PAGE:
Muscle Growth & Strength | How To Build A Training Programme


By UK Personal Trainer

Jamie Bantleman

When it comes to writing a training programme, there are an abundance of different factors in which you must take into consideration.

First and foremost, it’s important to conduct a kinetic chain assessment. Simply put, basic assessments such as where the shoulders sit, how the hips move or whether there are any injuries or any tightness in the body.

Common Mistakes

One of the major mistakes with peoples programming is that they are always looking for the ‘perfect form’.

However what is this ‘perfect form’ and what does it look like?

how to build a training programme

For example: when you watch a trainee squat full depth, with their hamstrings touching their calves and driving up through the movement with no lower back issues. We deem this to be ‘perfect’ however, if you are someone that may have had hip issues in the past and can only get to 90 degrees depth does this mean you cannot squat again? Absolutely not. You should always train to how your body is conditioned, even more so if you have trained for a long time.

A great example for this is professional boxing legend Mike Tyson; if you look at his shoulders they rotate forwards from the amount of time he has spent in a punching motion.

Will his trainers have wasted time attempting to his correct his shoulder placement to achieve the ‘perfect posture’? The answer is no; they worked with what they had and ensured they were effectively training him to be at the highest level in his sport!

What Exercises To Perform?

Once we have addressed any physical issues we move into exercise selection.

I will nearly always advise starting with a big compound movement. For example, a squat, deadlift, bench press or pull up (when I say, ‘nearly always’ you may choose to select an isolation as ‘pre-fatigue’ technique for an advanced trainee).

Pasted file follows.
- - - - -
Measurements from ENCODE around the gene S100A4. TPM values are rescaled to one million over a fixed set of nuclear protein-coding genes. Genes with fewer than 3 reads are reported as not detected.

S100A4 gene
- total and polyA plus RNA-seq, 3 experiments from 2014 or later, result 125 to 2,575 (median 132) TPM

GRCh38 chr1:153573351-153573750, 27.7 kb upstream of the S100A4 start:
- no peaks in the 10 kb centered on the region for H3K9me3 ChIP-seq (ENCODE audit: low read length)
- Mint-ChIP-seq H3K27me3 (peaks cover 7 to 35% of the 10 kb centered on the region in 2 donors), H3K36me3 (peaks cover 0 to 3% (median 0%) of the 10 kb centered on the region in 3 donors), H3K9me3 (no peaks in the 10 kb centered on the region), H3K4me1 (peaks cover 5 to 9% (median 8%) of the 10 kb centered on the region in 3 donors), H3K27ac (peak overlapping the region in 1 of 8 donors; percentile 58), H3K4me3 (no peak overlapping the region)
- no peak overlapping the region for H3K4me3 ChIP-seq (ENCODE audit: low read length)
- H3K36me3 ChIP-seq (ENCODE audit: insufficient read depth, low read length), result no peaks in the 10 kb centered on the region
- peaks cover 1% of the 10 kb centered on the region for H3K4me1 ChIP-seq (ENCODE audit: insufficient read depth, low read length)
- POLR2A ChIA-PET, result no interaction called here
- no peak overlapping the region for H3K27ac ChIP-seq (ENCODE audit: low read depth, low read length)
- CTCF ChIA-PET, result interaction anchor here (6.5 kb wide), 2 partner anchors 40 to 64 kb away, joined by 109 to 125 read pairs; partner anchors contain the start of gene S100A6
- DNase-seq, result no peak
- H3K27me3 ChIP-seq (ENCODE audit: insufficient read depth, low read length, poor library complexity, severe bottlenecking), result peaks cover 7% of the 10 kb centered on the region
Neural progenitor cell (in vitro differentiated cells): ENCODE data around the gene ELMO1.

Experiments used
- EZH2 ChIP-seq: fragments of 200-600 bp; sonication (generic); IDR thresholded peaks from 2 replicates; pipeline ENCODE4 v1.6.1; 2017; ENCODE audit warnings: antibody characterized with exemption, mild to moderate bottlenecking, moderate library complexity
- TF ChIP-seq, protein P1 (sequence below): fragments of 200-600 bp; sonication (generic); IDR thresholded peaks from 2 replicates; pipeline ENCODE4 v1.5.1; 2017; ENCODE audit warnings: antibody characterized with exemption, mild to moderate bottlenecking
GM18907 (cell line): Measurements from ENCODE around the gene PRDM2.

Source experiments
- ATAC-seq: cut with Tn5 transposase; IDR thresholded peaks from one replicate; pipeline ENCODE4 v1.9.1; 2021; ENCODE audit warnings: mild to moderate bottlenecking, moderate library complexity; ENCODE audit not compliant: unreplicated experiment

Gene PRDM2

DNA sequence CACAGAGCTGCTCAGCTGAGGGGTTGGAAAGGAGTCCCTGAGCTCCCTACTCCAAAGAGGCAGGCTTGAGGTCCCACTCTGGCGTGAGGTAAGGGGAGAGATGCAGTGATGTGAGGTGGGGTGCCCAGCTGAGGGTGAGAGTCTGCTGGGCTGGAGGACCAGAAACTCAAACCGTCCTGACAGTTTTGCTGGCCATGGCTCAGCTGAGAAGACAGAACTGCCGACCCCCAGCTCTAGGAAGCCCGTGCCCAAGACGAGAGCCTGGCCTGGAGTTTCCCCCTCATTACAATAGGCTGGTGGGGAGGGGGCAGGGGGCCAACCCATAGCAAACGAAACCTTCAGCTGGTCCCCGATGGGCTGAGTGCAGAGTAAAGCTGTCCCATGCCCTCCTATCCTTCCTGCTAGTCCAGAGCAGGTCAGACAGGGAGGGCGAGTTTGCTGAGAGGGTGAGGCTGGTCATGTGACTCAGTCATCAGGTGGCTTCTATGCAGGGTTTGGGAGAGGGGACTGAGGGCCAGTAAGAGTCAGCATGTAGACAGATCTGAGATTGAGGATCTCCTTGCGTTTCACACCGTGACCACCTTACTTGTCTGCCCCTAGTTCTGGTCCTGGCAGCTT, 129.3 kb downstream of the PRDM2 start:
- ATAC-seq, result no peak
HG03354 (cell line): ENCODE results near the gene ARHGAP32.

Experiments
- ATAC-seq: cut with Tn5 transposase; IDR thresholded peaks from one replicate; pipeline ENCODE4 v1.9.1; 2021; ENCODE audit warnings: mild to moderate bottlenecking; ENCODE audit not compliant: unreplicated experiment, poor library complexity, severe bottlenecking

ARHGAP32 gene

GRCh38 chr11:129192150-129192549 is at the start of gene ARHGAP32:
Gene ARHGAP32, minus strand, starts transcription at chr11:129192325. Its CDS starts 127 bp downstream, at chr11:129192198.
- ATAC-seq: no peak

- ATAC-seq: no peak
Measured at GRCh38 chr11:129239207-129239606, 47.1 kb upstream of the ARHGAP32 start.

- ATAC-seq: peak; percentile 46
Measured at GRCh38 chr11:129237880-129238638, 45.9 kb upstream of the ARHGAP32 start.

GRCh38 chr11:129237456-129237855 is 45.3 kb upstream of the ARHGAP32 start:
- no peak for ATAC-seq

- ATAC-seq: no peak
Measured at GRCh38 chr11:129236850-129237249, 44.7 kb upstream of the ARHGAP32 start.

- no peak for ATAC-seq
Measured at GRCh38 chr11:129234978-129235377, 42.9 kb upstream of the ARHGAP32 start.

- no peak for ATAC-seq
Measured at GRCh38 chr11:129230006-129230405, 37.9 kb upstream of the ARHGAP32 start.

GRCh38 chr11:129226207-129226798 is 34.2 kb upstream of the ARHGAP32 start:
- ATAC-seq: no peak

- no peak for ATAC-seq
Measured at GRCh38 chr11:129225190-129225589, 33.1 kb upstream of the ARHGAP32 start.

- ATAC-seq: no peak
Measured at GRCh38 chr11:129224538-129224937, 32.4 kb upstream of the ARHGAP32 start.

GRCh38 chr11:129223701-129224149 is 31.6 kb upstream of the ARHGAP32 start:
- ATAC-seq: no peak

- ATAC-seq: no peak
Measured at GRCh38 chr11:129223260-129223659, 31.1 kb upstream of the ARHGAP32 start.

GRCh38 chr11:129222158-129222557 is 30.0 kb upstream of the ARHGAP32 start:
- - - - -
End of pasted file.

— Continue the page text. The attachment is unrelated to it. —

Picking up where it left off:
I will then go further into isolation movements to compliment the compound exercise. Starting with a Bench Press, following on could be a dumbbell press, followed by cable flies.

compound move squat

You could also look to use the agonist/antagonist style training. Something I usually opt for when training clients. This would mean training Chest and Back at the same time, so going from a dumbbell chest press you could follow into a lat pull down or chin up. This is often the best port of call for those who don’t have the chance to train on a daily basis.

It can ensure you are utilising big muscle groups in the same workout.

For example: a weekly routine for someone who could only train 4 times per week would look like the following:

Day Exercise
Monday Chest and Back
Tuesday Rest
Wednesday Legs (Quad and Hamstrings inc. calves)
Thursday Rest
Friday Arms and Shoulders
Saturday Rest
Sunday HIIT or Conditioning Workout

Invariably, most people actually are doing this with everything other than their upper body; the average gym goer will train both their quadriceps and hamstrings when they train ‘legs’ and both their biceps and triceps when they are training ‘arms’. All in which are agonist/antagonists.

If you are someone who trains on a daily basis, you may still want to opt for this type of programming as it offers the opportunity to target specific muscle groups more than just once per week.

Day Exercise
Monday Chest and Back
Tuesday Legs (Quad and Hamstrings inc. calves)
Wednesday Arms and Shoulders
Thursday Rest
Friday Chest and Back
Saturday Legs (Quad and Hamstrings inc. calves)